Effects of the weakened exchange rate on consumer prices (input-output analysis)
This box quantifies the cost impacts of the weakened exchange rate of the koruna on prices following the CNB’s decision to use the exchange rate as a monetary policy instrument. The CZSO’s symmetric input-output tables were used to this end. These tables enable us to analyse nominal flows among economic sectors, the structure of value added and the components of final use during a single year.1 Among other things, they can be used to quantify the import intensity of individual GDP expenditure components and of each sector or product considered, broken down by CZ-CPA2 categories.
For example, according to these data, a quarter of all foods (see Table 1) are imported directly. However, imported inputs are further used in domestic food production. The overall import intensity of food is thus higher than one-third (35%). The most import-intensive items are computers, metals, machinery and equipment, and medicines, but their aggregate weight in the consumer basket is small. By contrast, services have a very low import intensity, but have the greatest weight in the consumer basket. Overall, the direct import intensity of household consumption is around one-quarter and its total import intensity is around one-third.
Table 1 (Box) Import intensity of product groups and household consumption
The most import-intensive items are computers and basic metals, but their weight in the consumer basket is negligible; the opposite is true for services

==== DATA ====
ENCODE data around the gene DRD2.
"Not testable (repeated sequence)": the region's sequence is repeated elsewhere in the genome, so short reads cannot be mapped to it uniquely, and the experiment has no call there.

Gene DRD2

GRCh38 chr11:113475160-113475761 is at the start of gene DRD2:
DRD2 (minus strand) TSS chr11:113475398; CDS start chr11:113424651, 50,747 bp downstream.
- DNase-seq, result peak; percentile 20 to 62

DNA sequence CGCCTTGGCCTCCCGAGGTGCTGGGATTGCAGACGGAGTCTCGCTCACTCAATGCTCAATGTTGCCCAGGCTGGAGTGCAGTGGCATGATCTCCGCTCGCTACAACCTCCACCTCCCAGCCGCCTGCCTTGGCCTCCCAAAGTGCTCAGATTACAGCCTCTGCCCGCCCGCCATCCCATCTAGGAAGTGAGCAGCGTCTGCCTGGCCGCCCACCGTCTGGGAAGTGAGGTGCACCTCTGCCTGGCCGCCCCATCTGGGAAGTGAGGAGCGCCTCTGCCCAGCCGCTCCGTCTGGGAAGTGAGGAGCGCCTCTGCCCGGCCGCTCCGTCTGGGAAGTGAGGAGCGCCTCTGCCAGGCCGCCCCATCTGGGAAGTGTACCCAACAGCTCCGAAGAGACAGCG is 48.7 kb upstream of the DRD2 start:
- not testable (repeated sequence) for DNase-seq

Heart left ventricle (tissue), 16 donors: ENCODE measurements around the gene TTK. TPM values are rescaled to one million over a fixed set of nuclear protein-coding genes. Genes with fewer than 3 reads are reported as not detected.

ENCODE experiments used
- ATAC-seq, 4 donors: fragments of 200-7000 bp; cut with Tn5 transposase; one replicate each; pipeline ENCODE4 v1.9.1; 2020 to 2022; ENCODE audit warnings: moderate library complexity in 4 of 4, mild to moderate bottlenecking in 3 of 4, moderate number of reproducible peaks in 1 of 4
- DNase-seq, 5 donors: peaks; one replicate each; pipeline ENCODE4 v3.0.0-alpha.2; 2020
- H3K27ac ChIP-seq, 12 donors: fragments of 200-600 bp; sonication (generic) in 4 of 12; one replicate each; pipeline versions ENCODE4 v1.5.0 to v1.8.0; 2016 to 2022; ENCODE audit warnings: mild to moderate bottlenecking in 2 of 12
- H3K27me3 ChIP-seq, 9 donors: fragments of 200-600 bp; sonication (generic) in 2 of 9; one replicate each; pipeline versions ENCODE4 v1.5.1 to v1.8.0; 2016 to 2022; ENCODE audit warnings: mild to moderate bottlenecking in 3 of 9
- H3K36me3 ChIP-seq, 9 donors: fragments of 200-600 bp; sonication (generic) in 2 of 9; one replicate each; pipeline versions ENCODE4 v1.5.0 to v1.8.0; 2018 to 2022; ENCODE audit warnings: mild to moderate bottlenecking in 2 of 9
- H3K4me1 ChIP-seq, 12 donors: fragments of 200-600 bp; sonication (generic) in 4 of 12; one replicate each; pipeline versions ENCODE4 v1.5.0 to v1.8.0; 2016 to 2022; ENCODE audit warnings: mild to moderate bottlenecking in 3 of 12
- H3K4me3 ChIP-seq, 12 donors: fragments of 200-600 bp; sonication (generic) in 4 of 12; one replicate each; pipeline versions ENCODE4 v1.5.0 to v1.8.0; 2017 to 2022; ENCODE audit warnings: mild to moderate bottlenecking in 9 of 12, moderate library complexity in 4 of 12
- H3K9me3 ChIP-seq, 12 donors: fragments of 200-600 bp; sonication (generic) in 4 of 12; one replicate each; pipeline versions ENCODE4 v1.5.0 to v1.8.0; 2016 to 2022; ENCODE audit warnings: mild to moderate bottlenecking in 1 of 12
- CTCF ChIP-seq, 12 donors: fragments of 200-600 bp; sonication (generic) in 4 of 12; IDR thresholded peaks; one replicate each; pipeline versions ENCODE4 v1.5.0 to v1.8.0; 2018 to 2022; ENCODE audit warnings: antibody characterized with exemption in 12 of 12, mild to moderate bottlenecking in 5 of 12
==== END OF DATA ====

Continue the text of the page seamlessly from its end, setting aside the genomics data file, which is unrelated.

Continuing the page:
|Product class||Weight in the CPI||Import intensity|
|Raw materials excluding oil||1.6||43||36|
|Medicines and health care||2.3||50||44|
|Machinery and equipment||0.3||58||50|
|Other products and semi-finished products||16.5||56||47|
The cost effect of the weakened exchange rate on prices of individual product classes can be assessed using the estimated import intensities. The impact of a permanent 5% weakening of the koruna assuming 100% pass-through to product prices is quantified in Table 2. For example, food prices should rise by 1.2% directly and by 1.8% in the longer term as a result of such an exchange rate weakening. Both the direct and long-term effects for services amount to less than 1%. The total long-term effect of the weakened exchange rate on the consumer price index is estimated at 1.6%. 3
Table 2 (Box) Effect of a permanent 5% weakening of the exchange rate on product prices and the CPI
The weaker exchange rate has a larger effect on products with low weights in the consumer basket
|Product class||Weight in the CPI||Long-term effect||Direct effect|
|Raw materials excluding oil||1.6||2.1||1.8|
|Medicines and health care||2.3||2.5||2.2|
|Machinery and equipment||0.3||2.9||2.5|
|Other products and semi-finished products||16.5||2.8||2.3|
These results only partially estimate the pass-through of the exchange rate to prices. On the one hand, retailers may in practice slow the rise in prices over a one-year period by compressing their mark-ups, so the pass-through of higher import prices into consumer prices may not be complete. On the other hand, the estimate does not take into account the impacts of the weakened exchange rate on economic activity, wages and so on, which also affect prices in the longer term. These effects on mark-ups and macroeconomic growth are identified comprehensively in CNB forecasts. The November and December 2013 inflation figures suggest that the effect of the weakened exchange rate on most price categories is broadly in line with the assumptions.
1The CZSO usually publishes symmetric input-output tables at a five-year frequency. The currently available data are for 2010.
2Statistical classification of products by activity.
3The import intensity of household consumption (Table 1) and the pass-through to the consumer price index (Table 2) are computed using recalculated CPI weights corresponding to the CZ-CPA product breakdown. For this reason, the weights considered are different from official weights of the consumer basket.